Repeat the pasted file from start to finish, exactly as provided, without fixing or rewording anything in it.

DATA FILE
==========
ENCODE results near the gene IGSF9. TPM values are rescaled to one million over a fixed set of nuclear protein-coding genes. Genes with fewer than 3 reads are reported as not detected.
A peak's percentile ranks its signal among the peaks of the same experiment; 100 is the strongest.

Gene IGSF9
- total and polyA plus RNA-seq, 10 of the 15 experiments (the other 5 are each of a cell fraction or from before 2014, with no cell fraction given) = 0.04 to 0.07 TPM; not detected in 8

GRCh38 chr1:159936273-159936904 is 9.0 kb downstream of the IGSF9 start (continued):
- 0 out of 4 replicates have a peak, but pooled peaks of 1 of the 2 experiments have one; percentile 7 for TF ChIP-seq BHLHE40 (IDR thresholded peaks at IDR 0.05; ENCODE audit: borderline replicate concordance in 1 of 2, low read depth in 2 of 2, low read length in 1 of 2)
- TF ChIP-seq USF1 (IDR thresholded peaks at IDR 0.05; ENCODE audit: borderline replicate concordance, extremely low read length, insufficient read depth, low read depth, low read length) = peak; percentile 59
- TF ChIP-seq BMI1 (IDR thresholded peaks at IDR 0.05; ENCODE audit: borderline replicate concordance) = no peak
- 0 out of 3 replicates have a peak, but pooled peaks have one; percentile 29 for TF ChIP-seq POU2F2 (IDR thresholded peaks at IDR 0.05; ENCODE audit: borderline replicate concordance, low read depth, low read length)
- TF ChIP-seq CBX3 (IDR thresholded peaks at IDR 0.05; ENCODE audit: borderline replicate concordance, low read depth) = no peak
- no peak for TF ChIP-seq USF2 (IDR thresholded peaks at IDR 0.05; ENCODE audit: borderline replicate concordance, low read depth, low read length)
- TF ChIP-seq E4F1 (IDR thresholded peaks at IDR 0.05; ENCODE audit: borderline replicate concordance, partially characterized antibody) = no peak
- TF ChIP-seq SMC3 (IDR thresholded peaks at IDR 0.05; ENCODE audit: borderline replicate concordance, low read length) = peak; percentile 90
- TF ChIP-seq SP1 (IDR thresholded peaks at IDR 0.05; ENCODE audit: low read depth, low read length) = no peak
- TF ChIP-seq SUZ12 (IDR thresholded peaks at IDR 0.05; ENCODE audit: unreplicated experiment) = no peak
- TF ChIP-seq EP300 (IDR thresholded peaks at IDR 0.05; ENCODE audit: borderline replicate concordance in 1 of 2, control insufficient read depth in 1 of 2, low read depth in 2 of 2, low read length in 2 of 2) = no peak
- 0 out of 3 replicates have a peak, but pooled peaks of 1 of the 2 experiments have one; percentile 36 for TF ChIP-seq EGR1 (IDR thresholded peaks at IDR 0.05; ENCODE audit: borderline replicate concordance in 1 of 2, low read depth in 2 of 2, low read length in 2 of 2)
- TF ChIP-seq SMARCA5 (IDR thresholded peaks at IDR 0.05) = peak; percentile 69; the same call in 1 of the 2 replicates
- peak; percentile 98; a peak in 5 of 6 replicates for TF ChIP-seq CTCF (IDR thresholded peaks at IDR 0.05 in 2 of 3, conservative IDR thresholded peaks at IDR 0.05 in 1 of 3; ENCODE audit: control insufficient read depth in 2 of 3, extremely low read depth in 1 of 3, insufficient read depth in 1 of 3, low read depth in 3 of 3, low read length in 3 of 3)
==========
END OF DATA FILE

ENCODE results near the gene IGSF9. TPM values are rescaled to one million over a fixed set of nuclear protein-coding genes. Genes with fewer than 3 reads are reported as not detected.
A peak's percentile ranks its signal among the peaks of the same experiment; 100 is the strongest.

Gene IGSF9
- total and polyA plus RNA-seq, 10 of the 15 experiments (the other 5 are each of a cell fraction or from before 2014, with no cell fraction given) = 0.04 to 0.07 TPM; not detected in 8

GRCh38 chr1:159936273-159936904 is 9.0 kb downstream of the IGSF9 start (continued):
- 0 out of 4 replicates have a peak, but pooled peaks of 1 of the 2 experiments have one; percentile 7 for TF ChIP-seq BHLHE40 (IDR thresholded peaks at IDR 0.05; ENCODE audit: borderline replicate concordance in 1 of 2, low read depth in 2 of 2, low read length in 1 of 2)
- TF ChIP-seq USF1 (IDR thresholded peaks at IDR 0.05; ENCODE audit: borderline replicate concordance, extremely low read length, insufficient read depth, low read depth, low read length) = peak; percentile 59
- TF ChIP-seq BMI1 (IDR thresholded peaks at IDR 0.05; ENCODE audit: borderline replicate concordance) = no peak
- 0 out of 3 replicates have a peak, but pooled peaks have one; percentile 29 for TF ChIP-seq POU2F2 (IDR thresholded peaks at IDR 0.05; ENCODE audit: borderline replicate concordance, low read depth, low read length)
- TF ChIP-seq CBX3 (IDR thresholded peaks at IDR 0.05; ENCODE audit: borderline replicate concordance, low read depth) = no peak
- no peak for TF ChIP-seq USF2 (IDR thresholded peaks at IDR 0.05; ENCODE audit: borderline replicate concordance, low read depth, low read length)
- TF ChIP-seq E4F1 (IDR thresholded peaks at IDR 0.05; ENCODE audit: borderline replicate concordance, partially characterized antibody) = no peak
- TF ChIP-seq SMC3 (IDR thresholded peaks at IDR 0.05; ENCODE audit: borderline replicate concordance, low read length) = peak; percentile 90
- TF ChIP-seq SP1 (IDR thresholded peaks at IDR 0.05; ENCODE audit: low read depth, low read length) = no peak
- TF ChIP-seq SUZ12 (IDR thresholded peaks at IDR 0.05; ENCODE audit: unreplicated experiment) = no peak
- TF ChIP-seq EP300 (IDR thresholded peaks at IDR 0.05; ENCODE audit: borderline replicate concordance in 1 of 2, control insufficient read depth in 1 of 2, low read depth in 2 of 2, low read length in 2 of 2) = no peak
- 0 out of 3 replicates have a peak, but pooled peaks of 1 of the 2 experiments have one; percentile 36 for TF ChIP-seq EGR1 (IDR thresholded peaks at IDR 0.05; ENCODE audit: borderline replicate concordance in 1 of 2, low read depth in 2 of 2, low read length in 2 of 2)
- TF ChIP-seq SMARCA5 (IDR thresholded peaks at IDR 0.05) = peak; percentile 69; the same call in 1 of the 2 replicates
- peak; percentile 98; a peak in 5 of 6 replicates for TF ChIP-seq CTCF (IDR thresholded peaks at IDR 0.05 in 2 of 3, conservative IDR thresholded peaks at IDR 0.05 in 1 of 3; ENCODE audit: control insufficient read depth in 2 of 3, extremely low read depth in 1 of 3, insufficient read depth in 1 of 3, low read depth in 3 of 3, low read length in 3 of 3)